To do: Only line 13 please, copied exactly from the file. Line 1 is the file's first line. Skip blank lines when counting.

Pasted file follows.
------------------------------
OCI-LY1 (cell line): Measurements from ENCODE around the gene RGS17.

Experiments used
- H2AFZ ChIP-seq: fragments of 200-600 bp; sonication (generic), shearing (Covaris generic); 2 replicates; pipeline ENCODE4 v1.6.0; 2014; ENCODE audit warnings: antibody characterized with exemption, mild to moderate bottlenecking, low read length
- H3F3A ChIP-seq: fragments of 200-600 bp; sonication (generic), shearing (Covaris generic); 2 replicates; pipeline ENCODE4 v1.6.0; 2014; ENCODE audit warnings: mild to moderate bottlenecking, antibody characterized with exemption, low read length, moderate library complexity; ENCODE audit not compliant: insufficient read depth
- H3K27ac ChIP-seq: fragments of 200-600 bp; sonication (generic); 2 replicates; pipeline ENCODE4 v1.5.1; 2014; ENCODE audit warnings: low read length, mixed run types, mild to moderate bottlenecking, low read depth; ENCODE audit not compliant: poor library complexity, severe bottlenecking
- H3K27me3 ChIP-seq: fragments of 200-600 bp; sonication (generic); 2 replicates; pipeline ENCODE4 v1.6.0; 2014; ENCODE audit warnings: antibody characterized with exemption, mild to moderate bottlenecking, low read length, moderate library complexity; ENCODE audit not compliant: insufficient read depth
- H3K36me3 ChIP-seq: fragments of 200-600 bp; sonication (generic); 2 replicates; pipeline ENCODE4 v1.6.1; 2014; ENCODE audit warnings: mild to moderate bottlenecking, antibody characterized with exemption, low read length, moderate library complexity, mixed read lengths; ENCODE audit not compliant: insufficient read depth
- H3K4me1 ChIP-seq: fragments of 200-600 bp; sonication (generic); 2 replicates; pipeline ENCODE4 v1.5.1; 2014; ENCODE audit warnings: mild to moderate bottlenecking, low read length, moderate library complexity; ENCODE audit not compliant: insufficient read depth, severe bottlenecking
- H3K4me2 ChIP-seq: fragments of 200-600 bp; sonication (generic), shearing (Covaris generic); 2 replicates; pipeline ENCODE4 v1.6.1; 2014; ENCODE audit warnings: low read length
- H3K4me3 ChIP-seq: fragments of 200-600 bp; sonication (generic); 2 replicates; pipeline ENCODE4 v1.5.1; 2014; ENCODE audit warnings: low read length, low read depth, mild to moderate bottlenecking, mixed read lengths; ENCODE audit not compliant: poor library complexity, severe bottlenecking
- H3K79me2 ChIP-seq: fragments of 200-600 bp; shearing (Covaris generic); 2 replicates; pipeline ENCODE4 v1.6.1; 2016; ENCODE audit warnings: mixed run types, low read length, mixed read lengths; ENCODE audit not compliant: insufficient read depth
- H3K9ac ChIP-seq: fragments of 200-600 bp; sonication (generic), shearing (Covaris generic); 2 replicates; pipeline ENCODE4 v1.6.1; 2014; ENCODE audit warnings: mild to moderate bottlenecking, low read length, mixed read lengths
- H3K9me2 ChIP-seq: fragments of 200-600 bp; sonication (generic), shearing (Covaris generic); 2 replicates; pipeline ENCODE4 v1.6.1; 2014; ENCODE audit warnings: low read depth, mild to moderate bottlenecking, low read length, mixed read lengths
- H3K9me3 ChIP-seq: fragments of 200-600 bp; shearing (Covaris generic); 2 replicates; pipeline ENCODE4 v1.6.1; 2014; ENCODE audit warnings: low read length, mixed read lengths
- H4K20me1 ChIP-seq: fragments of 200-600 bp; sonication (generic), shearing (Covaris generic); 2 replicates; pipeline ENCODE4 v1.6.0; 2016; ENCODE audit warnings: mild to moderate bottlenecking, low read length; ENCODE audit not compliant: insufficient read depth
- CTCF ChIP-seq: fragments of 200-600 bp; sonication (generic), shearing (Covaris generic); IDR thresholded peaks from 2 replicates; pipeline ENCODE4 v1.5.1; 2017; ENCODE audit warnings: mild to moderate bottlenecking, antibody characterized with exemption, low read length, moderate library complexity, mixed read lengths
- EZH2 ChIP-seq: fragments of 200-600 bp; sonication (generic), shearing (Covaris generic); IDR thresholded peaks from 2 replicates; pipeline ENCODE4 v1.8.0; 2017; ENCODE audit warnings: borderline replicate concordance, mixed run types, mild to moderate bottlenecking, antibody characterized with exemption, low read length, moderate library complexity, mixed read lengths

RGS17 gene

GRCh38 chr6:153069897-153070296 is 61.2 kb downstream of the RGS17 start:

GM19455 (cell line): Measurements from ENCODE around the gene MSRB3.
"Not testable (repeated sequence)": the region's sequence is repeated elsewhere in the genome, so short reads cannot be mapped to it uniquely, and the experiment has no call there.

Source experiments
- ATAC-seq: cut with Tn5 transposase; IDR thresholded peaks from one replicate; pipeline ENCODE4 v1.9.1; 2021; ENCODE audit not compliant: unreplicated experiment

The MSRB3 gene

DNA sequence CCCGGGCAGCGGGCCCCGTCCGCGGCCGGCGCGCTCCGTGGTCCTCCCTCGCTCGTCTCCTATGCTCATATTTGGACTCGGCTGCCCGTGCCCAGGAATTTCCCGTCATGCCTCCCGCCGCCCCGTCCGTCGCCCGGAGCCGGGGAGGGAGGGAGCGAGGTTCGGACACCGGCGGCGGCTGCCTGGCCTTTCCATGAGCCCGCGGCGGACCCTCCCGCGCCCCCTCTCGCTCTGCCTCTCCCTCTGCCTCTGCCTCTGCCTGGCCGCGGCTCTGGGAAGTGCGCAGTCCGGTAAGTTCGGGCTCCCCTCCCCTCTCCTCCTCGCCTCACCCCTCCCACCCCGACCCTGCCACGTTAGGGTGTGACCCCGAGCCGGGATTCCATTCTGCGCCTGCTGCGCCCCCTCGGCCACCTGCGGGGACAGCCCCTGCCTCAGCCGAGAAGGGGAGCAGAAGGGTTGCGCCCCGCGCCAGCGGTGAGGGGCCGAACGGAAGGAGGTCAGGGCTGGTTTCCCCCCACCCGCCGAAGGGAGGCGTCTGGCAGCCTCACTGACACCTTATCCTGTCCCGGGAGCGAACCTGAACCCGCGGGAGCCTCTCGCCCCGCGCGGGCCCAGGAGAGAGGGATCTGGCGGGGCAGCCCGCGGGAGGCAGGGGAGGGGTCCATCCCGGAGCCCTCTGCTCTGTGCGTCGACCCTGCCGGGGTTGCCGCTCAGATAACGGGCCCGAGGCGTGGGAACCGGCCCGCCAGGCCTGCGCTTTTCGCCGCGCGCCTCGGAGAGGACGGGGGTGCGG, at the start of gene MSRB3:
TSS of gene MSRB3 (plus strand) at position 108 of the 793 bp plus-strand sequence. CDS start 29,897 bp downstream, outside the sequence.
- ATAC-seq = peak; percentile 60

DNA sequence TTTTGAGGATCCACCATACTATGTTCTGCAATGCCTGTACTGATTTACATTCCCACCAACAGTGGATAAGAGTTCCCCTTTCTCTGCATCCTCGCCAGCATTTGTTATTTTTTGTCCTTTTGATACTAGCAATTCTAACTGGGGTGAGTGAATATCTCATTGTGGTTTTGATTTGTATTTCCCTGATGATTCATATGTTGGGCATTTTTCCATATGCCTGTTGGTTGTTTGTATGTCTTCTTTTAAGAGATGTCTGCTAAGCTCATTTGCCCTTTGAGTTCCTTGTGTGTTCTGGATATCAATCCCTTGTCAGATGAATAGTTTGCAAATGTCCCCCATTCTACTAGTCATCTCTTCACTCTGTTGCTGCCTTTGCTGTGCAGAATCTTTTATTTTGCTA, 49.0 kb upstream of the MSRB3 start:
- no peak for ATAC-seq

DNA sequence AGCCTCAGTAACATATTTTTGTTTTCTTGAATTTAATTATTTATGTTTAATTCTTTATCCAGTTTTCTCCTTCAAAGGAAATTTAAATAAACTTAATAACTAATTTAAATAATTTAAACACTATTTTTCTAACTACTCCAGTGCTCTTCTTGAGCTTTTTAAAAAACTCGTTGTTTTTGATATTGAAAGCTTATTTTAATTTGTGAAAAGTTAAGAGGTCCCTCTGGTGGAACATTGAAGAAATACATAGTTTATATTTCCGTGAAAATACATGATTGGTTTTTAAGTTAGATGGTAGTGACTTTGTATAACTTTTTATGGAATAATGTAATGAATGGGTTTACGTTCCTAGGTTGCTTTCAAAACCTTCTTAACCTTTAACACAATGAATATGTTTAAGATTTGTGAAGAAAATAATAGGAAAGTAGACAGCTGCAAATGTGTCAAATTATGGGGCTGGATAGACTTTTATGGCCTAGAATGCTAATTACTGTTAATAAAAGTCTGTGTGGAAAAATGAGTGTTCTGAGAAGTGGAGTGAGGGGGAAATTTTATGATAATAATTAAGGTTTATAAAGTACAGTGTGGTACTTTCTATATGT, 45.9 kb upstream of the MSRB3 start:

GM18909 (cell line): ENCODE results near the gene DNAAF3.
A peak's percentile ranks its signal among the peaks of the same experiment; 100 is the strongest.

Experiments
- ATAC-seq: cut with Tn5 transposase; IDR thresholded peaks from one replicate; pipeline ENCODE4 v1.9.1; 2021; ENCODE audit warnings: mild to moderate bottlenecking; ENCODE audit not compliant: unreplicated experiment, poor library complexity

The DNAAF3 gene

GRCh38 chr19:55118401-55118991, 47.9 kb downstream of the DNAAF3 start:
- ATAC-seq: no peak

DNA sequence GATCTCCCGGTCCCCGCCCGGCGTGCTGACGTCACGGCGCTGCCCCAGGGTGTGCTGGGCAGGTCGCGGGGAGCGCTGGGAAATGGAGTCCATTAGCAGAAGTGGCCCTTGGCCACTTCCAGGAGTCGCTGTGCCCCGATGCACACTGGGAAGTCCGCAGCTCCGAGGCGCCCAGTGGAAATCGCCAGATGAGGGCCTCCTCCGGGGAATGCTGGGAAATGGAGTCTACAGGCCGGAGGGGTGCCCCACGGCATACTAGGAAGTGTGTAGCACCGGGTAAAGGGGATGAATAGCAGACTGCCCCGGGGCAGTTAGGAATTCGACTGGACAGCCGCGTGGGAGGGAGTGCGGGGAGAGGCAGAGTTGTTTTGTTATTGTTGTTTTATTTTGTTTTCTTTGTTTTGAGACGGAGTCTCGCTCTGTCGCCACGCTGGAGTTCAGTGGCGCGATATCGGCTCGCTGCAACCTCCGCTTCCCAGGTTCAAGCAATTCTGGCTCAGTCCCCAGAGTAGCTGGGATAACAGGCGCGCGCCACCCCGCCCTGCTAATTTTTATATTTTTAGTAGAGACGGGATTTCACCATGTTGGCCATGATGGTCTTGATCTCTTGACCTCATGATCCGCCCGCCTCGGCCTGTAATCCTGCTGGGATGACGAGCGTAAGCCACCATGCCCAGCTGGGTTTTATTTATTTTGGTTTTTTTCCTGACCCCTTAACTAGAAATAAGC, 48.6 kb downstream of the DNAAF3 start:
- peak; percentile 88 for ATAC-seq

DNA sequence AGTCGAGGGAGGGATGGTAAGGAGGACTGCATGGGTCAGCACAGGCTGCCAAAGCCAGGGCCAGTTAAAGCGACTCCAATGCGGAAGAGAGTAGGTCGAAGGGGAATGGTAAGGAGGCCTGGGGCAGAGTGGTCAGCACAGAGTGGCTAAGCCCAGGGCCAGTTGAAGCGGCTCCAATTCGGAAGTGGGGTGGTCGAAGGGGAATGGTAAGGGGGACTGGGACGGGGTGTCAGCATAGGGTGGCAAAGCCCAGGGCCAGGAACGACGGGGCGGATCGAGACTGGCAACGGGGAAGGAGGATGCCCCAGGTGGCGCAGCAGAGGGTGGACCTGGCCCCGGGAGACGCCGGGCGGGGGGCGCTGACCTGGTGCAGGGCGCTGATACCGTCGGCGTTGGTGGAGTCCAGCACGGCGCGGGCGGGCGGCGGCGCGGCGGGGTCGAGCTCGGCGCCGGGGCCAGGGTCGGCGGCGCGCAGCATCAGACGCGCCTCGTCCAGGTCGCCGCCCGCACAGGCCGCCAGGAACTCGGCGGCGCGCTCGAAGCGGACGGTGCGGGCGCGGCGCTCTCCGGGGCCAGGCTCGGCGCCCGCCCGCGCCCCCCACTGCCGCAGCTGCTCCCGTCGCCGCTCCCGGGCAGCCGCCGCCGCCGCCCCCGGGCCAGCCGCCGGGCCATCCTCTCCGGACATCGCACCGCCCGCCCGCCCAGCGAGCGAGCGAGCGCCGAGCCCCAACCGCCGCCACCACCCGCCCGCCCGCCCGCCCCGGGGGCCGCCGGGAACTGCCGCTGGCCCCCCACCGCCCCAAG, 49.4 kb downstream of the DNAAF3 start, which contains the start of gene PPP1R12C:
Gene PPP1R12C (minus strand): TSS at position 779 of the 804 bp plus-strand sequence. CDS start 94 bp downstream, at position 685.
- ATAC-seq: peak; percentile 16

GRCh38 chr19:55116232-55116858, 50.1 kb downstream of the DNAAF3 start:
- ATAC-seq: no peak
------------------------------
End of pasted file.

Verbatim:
- H3K9me2 ChIP-seq: fragments of 200-600 bp; sonication (generic), shearing (Covaris generic); 2 replicates; pipeline ENCODE4 v1.6.1; 2014; ENCODE audit warnings: low read depth, mild to moderate bottlenecking, low read length, mixed read lengths